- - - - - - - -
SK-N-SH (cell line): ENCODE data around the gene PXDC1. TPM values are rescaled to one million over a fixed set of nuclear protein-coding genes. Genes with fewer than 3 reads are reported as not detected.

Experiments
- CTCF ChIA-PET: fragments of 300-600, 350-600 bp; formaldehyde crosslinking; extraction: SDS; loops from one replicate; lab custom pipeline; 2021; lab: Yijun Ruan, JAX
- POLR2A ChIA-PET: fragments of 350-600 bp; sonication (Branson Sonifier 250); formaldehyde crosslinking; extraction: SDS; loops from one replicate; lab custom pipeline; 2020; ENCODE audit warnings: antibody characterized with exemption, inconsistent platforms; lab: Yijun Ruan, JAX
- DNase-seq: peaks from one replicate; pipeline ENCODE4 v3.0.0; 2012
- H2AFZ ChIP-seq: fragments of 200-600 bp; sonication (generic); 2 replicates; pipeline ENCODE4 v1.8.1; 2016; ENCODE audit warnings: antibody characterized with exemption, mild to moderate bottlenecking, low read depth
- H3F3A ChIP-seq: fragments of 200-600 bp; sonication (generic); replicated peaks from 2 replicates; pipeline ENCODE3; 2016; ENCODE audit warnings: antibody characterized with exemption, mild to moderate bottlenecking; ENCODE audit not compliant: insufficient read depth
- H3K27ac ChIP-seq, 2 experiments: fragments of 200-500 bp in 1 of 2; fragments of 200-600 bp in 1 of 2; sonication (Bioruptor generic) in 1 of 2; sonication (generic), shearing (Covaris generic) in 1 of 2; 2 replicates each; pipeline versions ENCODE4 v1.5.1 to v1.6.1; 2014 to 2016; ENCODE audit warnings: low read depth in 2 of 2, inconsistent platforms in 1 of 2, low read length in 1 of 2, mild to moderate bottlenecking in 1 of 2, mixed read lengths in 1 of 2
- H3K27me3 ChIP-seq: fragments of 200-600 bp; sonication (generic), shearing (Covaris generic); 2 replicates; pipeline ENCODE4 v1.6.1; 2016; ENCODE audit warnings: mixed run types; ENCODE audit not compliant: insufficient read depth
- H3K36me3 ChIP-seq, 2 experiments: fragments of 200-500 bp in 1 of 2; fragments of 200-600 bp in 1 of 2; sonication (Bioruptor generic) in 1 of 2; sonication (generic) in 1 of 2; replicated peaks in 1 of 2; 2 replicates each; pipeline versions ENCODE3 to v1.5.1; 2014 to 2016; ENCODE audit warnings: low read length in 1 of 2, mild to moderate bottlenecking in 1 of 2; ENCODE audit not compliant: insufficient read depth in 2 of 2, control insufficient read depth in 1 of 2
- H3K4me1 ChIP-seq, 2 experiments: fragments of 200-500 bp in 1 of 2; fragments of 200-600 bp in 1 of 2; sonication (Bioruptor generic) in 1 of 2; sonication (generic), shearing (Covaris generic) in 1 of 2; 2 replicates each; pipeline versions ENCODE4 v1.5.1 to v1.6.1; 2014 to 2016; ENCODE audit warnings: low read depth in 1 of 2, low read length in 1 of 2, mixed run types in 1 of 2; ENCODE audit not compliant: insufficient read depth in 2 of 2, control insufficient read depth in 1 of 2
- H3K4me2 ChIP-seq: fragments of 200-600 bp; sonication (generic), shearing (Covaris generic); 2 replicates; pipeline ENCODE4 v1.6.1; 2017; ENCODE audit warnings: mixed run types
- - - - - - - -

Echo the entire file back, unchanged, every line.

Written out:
SK-N-SH (cell line): ENCODE data around the gene PXDC1. TPM values are rescaled to one million over a fixed set of nuclear protein-coding genes. Genes with fewer than 3 reads are reported as not detected.

Experiments
- CTCF ChIA-PET: fragments of 300-600, 350-600 bp; formaldehyde crosslinking; extraction: SDS; loops from one replicate; lab custom pipeline; 2021; lab: Yijun Ruan, JAX
- POLR2A ChIA-PET: fragments of 350-600 bp; sonication (Branson Sonifier 250); formaldehyde crosslinking; extraction: SDS; loops from one replicate; lab custom pipeline; 2020; ENCODE audit warnings: antibody characterized with exemption, inconsistent platforms; lab: Yijun Ruan, JAX
- DNase-seq: peaks from one replicate; pipeline ENCODE4 v3.0.0; 2012
- H2AFZ ChIP-seq: fragments of 200-600 bp; sonication (generic); 2 replicates; pipeline ENCODE4 v1.8.1; 2016; ENCODE audit warnings: antibody characterized with exemption, mild to moderate bottlenecking, low read depth
- H3F3A ChIP-seq: fragments of 200-600 bp; sonication (generic); replicated peaks from 2 replicates; pipeline ENCODE3; 2016; ENCODE audit warnings: antibody characterized with exemption, mild to moderate bottlenecking; ENCODE audit not compliant: insufficient read depth
- H3K27ac ChIP-seq, 2 experiments: fragments of 200-500 bp in 1 of 2; fragments of 200-600 bp in 1 of 2; sonication (Bioruptor generic) in 1 of 2; sonication (generic), shearing (Covaris generic) in 1 of 2; 2 replicates each; pipeline versions ENCODE4 v1.5.1 to v1.6.1; 2014 to 2016; ENCODE audit warnings: low read depth in 2 of 2, inconsistent platforms in 1 of 2, low read length in 1 of 2, mild to moderate bottlenecking in 1 of 2, mixed read lengths in 1 of 2
- H3K27me3 ChIP-seq: fragments of 200-600 bp; sonication (generic), shearing (Covaris generic); 2 replicates; pipeline ENCODE4 v1.6.1; 2016; ENCODE audit warnings: mixed run types; ENCODE audit not compliant: insufficient read depth
- H3K36me3 ChIP-seq, 2 experiments: fragments of 200-500 bp in 1 of 2; fragments of 200-600 bp in 1 of 2; sonication (Bioruptor generic) in 1 of 2; sonication (generic) in 1 of 2; replicated peaks in 1 of 2; 2 replicates each; pipeline versions ENCODE3 to v1.5.1; 2014 to 2016; ENCODE audit warnings: low read length in 1 of 2, mild to moderate bottlenecking in 1 of 2; ENCODE audit not compliant: insufficient read depth in 2 of 2, control insufficient read depth in 1 of 2
- H3K4me1 ChIP-seq, 2 experiments: fragments of 200-500 bp in 1 of 2; fragments of 200-600 bp in 1 of 2; sonication (Bioruptor generic) in 1 of 2; sonication (generic), shearing (Covaris generic) in 1 of 2; 2 replicates each; pipeline versions ENCODE4 v1.5.1 to v1.6.1; 2014 to 2016; ENCODE audit warnings: low read depth in 1 of 2, low read length in 1 of 2, mixed run types in 1 of 2; ENCODE audit not compliant: insufficient read depth in 2 of 2, control insufficient read depth in 1 of 2
- H3K4me2 ChIP-seq: fragments of 200-600 bp; sonication (generic), shearing (Covaris generic); 2 replicates; pipeline ENCODE4 v1.6.1; 2017; ENCODE audit warnings: mixed run types